So let's consider what happens when something goes wrong. The borrower doesn't make their payments, and it becomes a non-performing loan. You're not getting your money. If you need it every month, that's a problem. Do you know the proper procedure to foreclose without missing any i-dots or t-crossings? If you don't, your borrower can spin it out a long time. Actually, they can spin it out for a long time anyway. Well, that's what a loan servicer is for, but a loan servicer cuts into your margin, and they get their money every month regardless of whether or not you get paid. This means they're a monthly liability if the loan isn't performing. Furthermore, over half the time, some low-life attorney talks the people into filing bankruptcy to delay the inevitable. It's stupid, and it almost always ends up costing them still more money and making their final situation much worse, but they do it anyway - and now you have to start paying an attorney to have any hope of getting your money.

Suppose the property does go all the way to auction? You are second in line behind the holder of the first trust deed. They get every penny they are due before you get one penny. And if the first trust deed holder forecloses (or the government for property taxes), your trust deed is wiped out. The only way to defend against this is go to the auction with cash to defend your interest. And if the borrower isn't paying you, may I ask why you think they'll pay their property taxes or first trust deed? The answer is "they're probably not." They are going to lose the property anyway, so why make payments that don't prevent that?

(There are a lot of details in the foreclosure process. The stuff in the above paragraph should not be taken for anything more than a broad brush child's watercolor type painting of the process, as including those details would digress too far)

Now, suppose you're not originating the loan, you're just buying the right to receive payments, either on an individual loan or a package of loans, after the fact?

Well, can I ask you which loans you think the lenders are selling? If you answered "The ones in greatest danger of default" you get a star for the day! The lenders will either sell them off individually, if there are people inclined to buy, or actually repackage them thusly. The ones that are still performing, and still going according to the original guidelines will go to other regulated institutional lenders in mass packages, but those lenders won't take these, or if they will, it'll bring the price of the entire package down by more than it's worth. So they separate out the dogs before they sell the package. So unless you're buying them as part of the original loan package, this is what's happening. Now mind you, there are always those who want the non-performing loans because they know how to deal with them, but they know to only buy the ones with enough equity to cover the loans in case they need to foreclose. Those who specialize also know what these loans are really worth, and they don't pay full value - usually not even in the same ballpark.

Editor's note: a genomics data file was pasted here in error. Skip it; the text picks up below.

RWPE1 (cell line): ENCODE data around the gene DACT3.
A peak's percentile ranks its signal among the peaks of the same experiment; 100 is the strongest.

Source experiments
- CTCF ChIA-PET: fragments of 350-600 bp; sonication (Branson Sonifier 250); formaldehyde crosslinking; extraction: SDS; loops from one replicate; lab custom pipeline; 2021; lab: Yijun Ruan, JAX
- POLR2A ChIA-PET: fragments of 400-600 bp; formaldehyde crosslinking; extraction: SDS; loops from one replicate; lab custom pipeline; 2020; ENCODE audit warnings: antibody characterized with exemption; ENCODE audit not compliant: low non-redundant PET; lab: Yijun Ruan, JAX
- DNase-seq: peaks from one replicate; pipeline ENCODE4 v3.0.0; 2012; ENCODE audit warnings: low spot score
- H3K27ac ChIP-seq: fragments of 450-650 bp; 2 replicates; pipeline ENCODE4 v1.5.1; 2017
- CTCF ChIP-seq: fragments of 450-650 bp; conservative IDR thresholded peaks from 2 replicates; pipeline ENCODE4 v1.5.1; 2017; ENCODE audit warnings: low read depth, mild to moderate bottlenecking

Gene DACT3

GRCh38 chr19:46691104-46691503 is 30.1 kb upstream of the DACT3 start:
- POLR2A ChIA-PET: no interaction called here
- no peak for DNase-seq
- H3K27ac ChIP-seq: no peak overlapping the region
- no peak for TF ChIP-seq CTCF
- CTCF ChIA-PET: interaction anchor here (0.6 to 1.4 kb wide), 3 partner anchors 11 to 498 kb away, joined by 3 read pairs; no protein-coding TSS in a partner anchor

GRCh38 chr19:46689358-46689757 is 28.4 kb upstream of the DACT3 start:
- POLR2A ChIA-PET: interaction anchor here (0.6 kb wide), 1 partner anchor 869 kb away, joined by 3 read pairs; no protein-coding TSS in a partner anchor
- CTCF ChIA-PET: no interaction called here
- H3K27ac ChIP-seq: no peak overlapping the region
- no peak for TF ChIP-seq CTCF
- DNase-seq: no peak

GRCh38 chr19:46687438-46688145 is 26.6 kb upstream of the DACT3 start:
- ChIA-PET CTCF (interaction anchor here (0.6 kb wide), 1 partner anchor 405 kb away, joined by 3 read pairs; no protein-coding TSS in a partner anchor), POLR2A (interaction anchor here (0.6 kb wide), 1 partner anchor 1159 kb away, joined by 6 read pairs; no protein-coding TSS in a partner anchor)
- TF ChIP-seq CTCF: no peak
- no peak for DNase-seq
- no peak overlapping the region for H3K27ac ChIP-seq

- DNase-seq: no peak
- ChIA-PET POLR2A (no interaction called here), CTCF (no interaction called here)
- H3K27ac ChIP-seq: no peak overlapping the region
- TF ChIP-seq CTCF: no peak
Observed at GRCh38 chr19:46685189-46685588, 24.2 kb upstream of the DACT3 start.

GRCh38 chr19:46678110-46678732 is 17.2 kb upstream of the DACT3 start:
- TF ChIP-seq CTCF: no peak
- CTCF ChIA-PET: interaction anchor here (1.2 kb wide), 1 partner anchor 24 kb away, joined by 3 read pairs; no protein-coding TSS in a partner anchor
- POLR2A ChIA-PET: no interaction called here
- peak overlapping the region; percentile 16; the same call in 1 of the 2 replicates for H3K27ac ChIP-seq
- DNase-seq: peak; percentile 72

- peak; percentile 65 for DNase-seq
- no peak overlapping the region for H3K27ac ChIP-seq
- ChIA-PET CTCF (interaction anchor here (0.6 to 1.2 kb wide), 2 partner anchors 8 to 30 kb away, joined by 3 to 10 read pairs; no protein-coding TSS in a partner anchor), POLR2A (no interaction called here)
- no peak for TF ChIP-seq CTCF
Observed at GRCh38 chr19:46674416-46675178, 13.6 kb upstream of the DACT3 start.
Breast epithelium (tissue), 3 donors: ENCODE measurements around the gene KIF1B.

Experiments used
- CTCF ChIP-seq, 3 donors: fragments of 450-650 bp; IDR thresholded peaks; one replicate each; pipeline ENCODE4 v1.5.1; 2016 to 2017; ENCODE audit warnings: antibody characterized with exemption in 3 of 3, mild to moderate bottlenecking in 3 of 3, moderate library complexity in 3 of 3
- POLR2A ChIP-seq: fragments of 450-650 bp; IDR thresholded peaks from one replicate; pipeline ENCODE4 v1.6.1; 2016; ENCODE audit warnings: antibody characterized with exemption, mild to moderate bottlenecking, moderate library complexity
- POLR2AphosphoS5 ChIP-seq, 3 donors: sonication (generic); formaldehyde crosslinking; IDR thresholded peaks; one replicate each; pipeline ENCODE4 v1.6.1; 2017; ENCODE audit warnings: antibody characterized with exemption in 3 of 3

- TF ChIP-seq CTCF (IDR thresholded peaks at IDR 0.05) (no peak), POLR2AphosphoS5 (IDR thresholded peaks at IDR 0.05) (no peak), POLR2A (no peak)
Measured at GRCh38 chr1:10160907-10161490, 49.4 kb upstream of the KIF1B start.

So the aftermarket loans that are available tend to be in danger of default and without sufficient equity to cover if it goes to auction. If you're looking to lose your money, you've just found a very good way. You can also trivially spend thousands of extra dollars trying to defend your interests.

The equity issue is going to assume increased importance as prices in some overheated areas subside. If the loan was underwritten and approved on the basis of a $500,000 appraisal, but now similar properties are only selling for $420,000 and the loans total $450,000, it doesn't need a genius to understand you're not in the best of positions. Even if it sells at auction for as much as comparables are going for, you're still down at least $30,000 plus the expenses of the sale.